August 15, 2022

The papers also detail how humanity could discover the multiverse

Just two weeks before his death, Stephen Hawking submitted a research paper discussing parallel universes and how our universe may come to an end.

The legendary physicist co-authored the paper with Thomas Hertog, who has suggested the work could have put Hawking in line for a Nobel prize.

The research is titled ‘A Smooth Exit from Eternal Inflation’, and details how scientists may also be able to detect other universes using a spaceship – and how our universe will eventually end.

In the paper, Hawking describes his “no boundary theory” which argues that when the ‘Big Bang’ took place, several other ‘Big Bangs’ happened at the same time, creating multiple universes.

Hawking, who died in 2018, suggests that these universes could be found using a probe on a spaceship. The paper suggests that the multiverse left an imprint on the background radiation in our universe, and sets out the maths needed for a space probe to find evidence of this.

Hertog told the Sunday Times that Hawking was inspired to write the paper because the two of them wanted to give the concept of the multiverse a “testable scientific framework.”

He said that the research could have put Hawking in line for a Nobel prize, saying: “He has often been nominated for the Nobel and should have won it. Now he never can.”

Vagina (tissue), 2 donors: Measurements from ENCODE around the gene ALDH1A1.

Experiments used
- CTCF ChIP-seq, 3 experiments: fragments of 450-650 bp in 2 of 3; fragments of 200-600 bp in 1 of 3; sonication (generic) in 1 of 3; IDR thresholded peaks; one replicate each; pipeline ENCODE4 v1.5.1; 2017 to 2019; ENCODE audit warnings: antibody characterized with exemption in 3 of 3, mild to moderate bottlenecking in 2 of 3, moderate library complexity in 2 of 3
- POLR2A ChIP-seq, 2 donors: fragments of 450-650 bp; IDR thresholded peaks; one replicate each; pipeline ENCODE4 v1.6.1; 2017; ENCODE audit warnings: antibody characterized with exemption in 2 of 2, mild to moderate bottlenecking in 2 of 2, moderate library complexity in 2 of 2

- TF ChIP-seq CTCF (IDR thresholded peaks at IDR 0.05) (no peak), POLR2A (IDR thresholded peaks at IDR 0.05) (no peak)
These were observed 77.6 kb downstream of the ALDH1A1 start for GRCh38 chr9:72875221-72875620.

Carlos Frenk, a professor of cosmology at Durham University said: “The intriguing idea in Hawking’s paper is that [the multiverse] left its imprint on the background radiation permeating our universe and we could measure it with a detector on a spaceship.

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He added. “These ideas offer the breathtaking prospect of finding evidence for the existence of other universes. This would profoundly change our perception of our place in the cosmos.”

The most controversial aspect of the paper though surrounds Hawking’s views on how our universe will come to an end.

He suggests that our universe will eventually fade into darkness as the stars run out of energy, a controversial theory among some cosmologists.

In the later years of his life, Hawking made no secret of his belief that humans need to quickly find a way of escaping Earth.

In April 2016, he declared that humanity “must ultimately spread to the stars” in order to survive as a species.

And at the Starmus Festival in Norway in June 2017, he told a crowd: “We are running out of space, and the only place we can go to are other worlds.

“It is time to explore other solar systems. Spreading out may be the only thing that saves us from ourselves.”

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